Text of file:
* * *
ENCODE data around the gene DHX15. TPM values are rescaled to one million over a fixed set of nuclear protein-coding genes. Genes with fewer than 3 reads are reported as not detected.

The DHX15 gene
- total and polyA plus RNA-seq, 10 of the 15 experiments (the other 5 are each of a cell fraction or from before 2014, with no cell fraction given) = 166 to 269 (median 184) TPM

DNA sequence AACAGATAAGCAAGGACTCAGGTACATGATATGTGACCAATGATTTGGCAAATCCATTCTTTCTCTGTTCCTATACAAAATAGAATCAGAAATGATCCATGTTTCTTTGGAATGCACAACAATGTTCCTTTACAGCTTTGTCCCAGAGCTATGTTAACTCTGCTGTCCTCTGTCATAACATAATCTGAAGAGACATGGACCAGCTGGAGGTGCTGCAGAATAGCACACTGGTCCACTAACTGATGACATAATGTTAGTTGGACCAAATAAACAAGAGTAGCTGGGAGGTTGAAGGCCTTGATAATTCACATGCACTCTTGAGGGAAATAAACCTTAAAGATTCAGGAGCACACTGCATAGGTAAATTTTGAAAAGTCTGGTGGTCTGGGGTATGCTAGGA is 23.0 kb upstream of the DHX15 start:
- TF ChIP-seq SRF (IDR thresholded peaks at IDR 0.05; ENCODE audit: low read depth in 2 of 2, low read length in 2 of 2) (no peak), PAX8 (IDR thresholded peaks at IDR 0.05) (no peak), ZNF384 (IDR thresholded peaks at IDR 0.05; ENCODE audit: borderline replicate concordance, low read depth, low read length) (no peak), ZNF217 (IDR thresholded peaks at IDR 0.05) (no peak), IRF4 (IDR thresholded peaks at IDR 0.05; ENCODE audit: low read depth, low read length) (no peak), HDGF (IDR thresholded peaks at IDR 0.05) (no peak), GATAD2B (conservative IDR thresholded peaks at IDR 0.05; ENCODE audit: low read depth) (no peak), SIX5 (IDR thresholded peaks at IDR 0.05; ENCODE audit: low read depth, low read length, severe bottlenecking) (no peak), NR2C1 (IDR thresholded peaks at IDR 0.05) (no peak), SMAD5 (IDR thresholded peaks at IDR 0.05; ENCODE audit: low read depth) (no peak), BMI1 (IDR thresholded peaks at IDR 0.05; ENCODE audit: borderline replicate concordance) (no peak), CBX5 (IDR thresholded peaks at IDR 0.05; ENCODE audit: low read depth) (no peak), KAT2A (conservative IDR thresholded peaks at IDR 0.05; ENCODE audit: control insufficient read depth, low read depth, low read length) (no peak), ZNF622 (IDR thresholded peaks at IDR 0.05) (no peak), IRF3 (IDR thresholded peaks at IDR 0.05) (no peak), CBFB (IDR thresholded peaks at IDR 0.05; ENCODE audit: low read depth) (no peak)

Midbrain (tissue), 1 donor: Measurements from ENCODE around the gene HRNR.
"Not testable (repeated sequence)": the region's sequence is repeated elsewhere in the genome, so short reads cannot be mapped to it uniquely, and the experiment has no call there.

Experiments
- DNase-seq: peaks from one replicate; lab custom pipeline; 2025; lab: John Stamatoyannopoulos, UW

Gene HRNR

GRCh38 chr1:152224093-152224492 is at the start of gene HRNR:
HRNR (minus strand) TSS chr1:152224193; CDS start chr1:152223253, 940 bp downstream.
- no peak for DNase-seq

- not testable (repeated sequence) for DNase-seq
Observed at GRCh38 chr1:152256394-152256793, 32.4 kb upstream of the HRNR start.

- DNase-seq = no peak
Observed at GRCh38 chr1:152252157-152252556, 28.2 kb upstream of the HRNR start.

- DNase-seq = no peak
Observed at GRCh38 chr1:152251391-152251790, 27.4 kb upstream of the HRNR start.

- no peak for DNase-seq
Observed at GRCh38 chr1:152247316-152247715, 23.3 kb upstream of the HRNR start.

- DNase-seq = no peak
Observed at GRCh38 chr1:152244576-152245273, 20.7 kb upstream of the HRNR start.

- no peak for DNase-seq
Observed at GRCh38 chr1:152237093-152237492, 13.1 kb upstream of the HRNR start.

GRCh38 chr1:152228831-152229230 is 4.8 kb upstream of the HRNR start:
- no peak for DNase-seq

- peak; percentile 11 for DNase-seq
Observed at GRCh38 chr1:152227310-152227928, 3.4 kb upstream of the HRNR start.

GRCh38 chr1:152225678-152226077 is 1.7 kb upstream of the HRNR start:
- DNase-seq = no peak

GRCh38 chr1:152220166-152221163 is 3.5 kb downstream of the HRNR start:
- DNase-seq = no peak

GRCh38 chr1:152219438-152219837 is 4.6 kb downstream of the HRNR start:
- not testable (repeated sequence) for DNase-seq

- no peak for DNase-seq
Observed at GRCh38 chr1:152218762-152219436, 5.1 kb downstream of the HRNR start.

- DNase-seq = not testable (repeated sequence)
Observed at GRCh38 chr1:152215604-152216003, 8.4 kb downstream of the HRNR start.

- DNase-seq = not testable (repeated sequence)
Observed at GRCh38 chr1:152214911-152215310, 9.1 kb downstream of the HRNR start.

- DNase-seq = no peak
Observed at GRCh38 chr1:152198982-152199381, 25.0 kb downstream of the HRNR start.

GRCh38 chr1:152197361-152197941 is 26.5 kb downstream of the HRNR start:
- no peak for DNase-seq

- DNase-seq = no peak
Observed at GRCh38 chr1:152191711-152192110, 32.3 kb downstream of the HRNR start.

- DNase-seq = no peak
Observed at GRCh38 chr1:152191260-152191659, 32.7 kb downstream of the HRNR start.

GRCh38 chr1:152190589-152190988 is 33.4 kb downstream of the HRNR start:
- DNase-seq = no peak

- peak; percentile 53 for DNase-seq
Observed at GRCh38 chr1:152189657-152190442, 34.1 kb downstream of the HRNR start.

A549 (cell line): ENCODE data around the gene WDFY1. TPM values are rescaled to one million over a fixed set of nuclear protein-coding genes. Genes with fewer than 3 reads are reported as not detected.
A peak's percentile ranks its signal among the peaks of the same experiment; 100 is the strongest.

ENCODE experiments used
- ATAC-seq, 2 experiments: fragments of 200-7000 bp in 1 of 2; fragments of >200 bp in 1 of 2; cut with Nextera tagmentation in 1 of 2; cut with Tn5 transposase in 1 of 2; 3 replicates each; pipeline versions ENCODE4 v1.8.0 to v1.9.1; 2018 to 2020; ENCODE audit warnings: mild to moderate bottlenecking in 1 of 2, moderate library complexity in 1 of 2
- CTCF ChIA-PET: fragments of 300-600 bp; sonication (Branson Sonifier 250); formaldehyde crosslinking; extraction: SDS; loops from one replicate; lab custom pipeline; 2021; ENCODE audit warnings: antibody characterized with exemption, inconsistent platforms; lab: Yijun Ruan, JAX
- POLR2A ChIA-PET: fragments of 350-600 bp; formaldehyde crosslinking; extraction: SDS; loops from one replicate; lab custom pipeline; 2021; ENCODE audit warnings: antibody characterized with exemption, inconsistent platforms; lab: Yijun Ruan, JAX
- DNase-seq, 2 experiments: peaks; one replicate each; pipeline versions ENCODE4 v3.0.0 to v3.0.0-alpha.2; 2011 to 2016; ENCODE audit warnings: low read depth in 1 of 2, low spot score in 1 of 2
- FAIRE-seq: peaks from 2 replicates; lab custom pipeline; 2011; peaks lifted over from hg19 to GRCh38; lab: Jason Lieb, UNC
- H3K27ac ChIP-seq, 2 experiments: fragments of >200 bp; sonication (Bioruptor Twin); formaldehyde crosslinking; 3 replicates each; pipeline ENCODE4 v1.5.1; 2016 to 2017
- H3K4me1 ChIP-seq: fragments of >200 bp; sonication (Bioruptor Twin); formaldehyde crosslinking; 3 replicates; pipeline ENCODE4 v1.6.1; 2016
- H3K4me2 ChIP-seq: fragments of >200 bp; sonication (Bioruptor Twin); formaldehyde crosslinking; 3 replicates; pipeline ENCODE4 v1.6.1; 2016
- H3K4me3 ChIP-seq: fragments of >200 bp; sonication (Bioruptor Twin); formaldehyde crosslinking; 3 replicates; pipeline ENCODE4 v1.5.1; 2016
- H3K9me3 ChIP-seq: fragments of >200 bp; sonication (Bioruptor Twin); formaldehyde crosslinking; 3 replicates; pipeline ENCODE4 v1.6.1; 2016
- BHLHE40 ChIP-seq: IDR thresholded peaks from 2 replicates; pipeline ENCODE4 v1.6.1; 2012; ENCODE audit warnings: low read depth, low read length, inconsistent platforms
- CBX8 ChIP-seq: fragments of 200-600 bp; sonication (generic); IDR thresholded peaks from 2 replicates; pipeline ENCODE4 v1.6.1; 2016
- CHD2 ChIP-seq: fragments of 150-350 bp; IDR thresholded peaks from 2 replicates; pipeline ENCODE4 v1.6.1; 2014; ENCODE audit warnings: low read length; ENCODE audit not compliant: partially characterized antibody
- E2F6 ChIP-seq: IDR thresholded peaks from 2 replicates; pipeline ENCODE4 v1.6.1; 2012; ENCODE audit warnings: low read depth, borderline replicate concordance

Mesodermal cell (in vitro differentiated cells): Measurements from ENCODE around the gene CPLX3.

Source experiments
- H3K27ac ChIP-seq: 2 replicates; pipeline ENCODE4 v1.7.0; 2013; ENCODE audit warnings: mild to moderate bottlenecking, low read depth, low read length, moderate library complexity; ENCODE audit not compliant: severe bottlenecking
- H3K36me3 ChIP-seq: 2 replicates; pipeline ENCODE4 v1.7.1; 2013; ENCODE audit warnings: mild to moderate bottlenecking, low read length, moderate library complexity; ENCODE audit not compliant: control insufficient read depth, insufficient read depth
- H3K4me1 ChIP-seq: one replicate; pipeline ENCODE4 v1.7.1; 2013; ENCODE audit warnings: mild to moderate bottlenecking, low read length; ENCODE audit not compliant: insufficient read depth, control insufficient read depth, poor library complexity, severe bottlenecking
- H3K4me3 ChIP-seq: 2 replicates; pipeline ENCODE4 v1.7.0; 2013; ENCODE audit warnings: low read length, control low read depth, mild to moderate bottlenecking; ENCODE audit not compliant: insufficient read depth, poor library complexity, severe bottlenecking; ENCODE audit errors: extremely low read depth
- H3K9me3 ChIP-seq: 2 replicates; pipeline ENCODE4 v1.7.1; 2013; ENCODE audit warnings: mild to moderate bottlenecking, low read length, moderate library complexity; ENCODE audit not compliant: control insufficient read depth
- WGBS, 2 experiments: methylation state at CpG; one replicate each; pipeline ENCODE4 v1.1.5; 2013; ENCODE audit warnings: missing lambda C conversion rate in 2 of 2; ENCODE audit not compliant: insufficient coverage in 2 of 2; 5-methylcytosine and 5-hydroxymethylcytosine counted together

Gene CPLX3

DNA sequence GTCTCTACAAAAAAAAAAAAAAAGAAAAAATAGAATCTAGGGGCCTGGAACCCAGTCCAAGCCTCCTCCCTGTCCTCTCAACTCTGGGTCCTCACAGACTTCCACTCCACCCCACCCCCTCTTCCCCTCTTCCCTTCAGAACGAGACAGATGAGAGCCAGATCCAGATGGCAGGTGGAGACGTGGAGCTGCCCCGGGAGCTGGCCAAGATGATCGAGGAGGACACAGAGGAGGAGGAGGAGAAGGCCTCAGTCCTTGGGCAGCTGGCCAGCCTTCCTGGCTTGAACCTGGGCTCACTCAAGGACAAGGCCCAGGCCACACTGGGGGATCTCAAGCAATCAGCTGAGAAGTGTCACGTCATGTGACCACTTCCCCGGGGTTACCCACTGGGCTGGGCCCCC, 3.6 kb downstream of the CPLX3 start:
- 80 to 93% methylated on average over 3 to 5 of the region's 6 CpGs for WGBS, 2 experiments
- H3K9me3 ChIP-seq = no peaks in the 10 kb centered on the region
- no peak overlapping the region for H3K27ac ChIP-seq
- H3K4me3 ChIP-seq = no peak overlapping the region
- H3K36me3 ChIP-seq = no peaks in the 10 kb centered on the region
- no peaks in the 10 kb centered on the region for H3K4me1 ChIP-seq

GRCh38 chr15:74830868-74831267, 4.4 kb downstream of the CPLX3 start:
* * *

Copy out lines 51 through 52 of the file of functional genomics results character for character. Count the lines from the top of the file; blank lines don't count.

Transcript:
- DNase-seq = no peak

- peak; percentile 53 for DNase-seq